Sleeping and Camping Systems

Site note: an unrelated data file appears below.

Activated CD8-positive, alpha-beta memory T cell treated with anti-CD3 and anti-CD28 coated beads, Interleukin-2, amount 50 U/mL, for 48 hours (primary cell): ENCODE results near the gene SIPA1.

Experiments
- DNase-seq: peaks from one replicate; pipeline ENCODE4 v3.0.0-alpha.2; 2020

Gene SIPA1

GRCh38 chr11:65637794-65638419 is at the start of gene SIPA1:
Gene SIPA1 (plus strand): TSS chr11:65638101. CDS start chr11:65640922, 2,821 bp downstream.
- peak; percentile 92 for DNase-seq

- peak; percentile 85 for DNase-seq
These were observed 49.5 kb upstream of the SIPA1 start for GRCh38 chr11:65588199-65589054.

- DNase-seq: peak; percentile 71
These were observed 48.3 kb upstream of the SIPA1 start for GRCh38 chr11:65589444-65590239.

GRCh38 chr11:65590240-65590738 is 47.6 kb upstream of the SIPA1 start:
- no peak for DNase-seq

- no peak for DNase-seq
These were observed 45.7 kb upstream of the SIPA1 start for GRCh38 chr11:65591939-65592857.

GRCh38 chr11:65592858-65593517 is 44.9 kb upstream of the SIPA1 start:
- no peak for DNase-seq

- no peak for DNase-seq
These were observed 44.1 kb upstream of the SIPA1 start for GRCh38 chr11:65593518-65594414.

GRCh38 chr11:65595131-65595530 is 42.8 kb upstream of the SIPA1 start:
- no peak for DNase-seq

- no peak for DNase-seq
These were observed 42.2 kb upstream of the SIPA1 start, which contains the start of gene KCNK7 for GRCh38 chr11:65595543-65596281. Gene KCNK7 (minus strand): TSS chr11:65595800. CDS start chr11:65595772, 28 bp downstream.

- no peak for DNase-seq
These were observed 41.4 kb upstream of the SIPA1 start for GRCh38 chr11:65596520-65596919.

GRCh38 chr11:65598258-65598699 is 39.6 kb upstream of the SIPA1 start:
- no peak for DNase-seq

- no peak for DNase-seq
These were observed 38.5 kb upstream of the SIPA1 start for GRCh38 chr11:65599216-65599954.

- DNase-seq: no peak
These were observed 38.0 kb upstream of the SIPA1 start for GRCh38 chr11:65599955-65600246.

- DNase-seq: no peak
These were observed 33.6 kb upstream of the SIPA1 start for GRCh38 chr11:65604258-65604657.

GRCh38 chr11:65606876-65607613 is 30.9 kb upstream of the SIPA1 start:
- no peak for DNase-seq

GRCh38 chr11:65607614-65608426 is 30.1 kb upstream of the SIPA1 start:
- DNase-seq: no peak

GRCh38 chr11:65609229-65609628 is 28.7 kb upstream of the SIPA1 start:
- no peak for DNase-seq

I’m just going to continue with talking about our sleeping and camping systems. We’re using a three tent, a Mountain Hardwear Trango 3.1 tent which they graciously modified for me. The inner body of the tent they used lighter weight materials and on the outer fly sheet we had them add about 18 inches or so of extra flaps at the bottom edge of the fly. And in snowy conditions once the tent is positioned and anchored we can actually pile snow on the snow skirt, you might say, and that helps not only anchor the tent but prevents wind from blowing up and under. So this is a very typical Artic and Antarctic scenario for putting these tents up.Right now we are camped on the sheet of ice so we’ve got the tent anchored with ice screws. Inside we’re cooking with an MSR XGK multi-fuel stove. We chip ice every night from these lakes and that’s what we melt to make our water. Our seeping systems consists of a nylon, waterproof, breathable, bevy sack and inside that are two pads that we sleep on and then we sleep inside of a large synthetic sleeping bag rated to about 15 or 0 degrees. And inside that, in really cold conditions, we’ll also put our 0 degree down bag inside of that as well.Every morning we roll up that whole sleeping system like a big burrito. Rather then stuffing everything separately we roll it up and we strap it on top of our sled and that’s how we get ready to go rather quickly. It’s a bulky looking thing when it’s strapped on the sled but it’s rather light. So, again, we had a good day here just hanging out. We’re starting the beginning of our decent down this river and lake system and look forward to the next 5, or 6 or 7 days of rounding the bend and finishing off this really spectacular trip. Thanks for checking in. We’ll call again soon.